The third example that we would like to mention is a dialogue in which I was involved. In June 94, we had presented the booklet by Shri Sastry to the then vice-president of the All India Catholic Union (AICU), which claims to be the umbrella body for the Roman Catholic laity organisations in India. After going through it, he contacted us saying that the parameters of Hindutva set out by Shri Sastry should pose no problem to Christians in India. He requested a dialogue on the subject with a group of Christians. We welcomed the suggestion, and organised our own group of activists from various Sangh organisations in Mumbai. The fast meeting was held on August 20, 1994.

We explained in details what is the Sangh concept of Hindutva and its significance in the civilisational terms. We dwelt extensively on the sociopolitical issues of Hindutva and its relevance to the religious minorities in India. We studied the anti-Hindutva material that were given to us and gave our responses to the same. At one of the meetings we asked why were they giving us the anti-Hindutva material when they accept the Sangh concept of Hindutva. The mindset of the Christian group was to look at the issues in electoral terms. They said that while they accept the Sangh viewpoint, they are not sure whether the Bharatiya Janata Party (BJP) will implement it. We said that the Sangh does not proclaim that it is only the BJP that is competent to implement its programme. However, while the BJP says that it is close to the Sangh ideology, others make propaganda of objecting to it. We said we have no problem of supporting the Christian group, if it takes upon itself to propagate Hindutva, and will work along with it for its implementation in our society.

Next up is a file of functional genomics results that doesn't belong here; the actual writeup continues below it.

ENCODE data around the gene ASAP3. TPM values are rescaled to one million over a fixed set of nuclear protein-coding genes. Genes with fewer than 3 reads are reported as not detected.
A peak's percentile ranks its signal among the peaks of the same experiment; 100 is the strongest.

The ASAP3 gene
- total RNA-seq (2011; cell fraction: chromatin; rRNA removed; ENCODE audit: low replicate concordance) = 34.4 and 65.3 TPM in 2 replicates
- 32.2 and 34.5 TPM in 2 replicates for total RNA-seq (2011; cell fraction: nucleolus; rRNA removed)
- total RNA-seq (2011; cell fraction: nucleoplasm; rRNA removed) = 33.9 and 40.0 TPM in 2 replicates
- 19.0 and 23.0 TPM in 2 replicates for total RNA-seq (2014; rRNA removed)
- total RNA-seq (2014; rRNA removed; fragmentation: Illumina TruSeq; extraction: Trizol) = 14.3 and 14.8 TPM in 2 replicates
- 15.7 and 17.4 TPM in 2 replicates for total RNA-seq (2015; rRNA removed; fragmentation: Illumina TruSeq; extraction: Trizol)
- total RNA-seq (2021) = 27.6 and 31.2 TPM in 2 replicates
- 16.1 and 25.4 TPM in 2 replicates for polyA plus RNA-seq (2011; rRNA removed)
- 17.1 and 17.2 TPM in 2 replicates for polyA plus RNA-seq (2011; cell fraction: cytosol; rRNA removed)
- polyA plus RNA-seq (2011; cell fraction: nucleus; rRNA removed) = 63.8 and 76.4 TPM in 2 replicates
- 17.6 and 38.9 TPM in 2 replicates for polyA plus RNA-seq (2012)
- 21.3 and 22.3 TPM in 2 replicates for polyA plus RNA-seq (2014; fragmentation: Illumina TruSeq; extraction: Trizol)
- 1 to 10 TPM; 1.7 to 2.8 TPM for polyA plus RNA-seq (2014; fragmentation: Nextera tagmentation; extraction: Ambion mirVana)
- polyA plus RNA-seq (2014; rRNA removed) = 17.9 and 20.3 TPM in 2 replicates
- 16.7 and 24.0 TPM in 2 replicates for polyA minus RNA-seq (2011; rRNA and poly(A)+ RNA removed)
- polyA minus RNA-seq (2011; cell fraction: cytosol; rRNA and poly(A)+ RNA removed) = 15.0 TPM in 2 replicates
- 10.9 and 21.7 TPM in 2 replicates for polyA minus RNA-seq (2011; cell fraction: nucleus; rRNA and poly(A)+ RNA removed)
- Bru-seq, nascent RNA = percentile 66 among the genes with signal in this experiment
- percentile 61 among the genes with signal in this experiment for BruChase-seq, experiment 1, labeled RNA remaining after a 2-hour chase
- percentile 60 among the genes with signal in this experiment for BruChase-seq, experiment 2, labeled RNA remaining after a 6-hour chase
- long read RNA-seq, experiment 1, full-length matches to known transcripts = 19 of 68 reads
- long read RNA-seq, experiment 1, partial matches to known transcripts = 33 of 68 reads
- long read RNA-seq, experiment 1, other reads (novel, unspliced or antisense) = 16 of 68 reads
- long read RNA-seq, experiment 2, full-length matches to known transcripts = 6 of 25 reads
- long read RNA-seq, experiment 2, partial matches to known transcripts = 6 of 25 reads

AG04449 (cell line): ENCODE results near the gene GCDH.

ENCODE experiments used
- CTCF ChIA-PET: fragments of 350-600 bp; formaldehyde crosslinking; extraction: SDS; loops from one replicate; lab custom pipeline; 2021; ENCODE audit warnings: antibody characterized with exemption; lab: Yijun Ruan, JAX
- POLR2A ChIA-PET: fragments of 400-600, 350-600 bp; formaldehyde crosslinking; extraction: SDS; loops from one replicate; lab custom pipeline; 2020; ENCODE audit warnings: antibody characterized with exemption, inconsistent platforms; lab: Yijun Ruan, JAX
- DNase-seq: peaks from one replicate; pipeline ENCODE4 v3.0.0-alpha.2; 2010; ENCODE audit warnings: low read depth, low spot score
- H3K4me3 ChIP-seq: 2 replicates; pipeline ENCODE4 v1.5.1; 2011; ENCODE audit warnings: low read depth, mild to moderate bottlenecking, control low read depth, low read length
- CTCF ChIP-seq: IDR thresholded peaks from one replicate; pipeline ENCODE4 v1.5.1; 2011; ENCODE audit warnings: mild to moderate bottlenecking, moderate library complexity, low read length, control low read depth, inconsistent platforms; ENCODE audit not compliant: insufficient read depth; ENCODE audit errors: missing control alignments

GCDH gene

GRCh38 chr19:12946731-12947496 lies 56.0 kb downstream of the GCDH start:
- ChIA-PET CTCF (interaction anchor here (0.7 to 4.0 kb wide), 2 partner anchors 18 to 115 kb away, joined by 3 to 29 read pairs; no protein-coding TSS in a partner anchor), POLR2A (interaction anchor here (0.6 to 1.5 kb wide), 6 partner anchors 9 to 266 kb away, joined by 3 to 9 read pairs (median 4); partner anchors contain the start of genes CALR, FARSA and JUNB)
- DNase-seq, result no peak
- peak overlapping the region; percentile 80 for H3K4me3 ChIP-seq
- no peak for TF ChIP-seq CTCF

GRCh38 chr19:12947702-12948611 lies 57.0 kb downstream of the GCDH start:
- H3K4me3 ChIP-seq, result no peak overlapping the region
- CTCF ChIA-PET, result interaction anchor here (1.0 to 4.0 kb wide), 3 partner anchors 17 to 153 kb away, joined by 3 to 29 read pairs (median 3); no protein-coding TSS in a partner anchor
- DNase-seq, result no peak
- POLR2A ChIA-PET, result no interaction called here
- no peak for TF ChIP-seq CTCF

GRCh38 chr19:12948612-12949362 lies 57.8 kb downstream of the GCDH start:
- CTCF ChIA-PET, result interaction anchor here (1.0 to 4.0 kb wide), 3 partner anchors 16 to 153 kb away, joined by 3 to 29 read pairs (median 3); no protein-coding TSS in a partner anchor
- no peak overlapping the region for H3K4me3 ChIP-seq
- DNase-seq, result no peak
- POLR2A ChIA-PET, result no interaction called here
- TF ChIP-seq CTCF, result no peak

Very soon we realised that what we were having was not a real dialogue. Questions were posed to the Hindus and answers were expected. Concomitantly, the Christian group did not feel obliged to answer the questions posed to them. Except for a couple of the members, the rest of the group often did not read the material that we gave them, and we had to spend the time in the meetings to explain to them the salient points. Very often they would disagree with us, but would never tell us why. And they would never tell us what would be the right thing to do. A mere statement that we were wrong seemed sufficient to them.

We had nine meetings spread over a sixteen-month period, the last one on February 12, 1996. Each meeting would last about four hours, and the gap between two would be about two months. The whole effort started to fizzle out when we came across an article written by one of the vocal members of the group in a Christian magazine in June 95. We gave a detailed response to it, and send it to them for a counter-response. In the introduction to the response, we said, "When I read the article, the first thought that came to my mind is how the article would have been any different before (the author of the article) started this dialogue."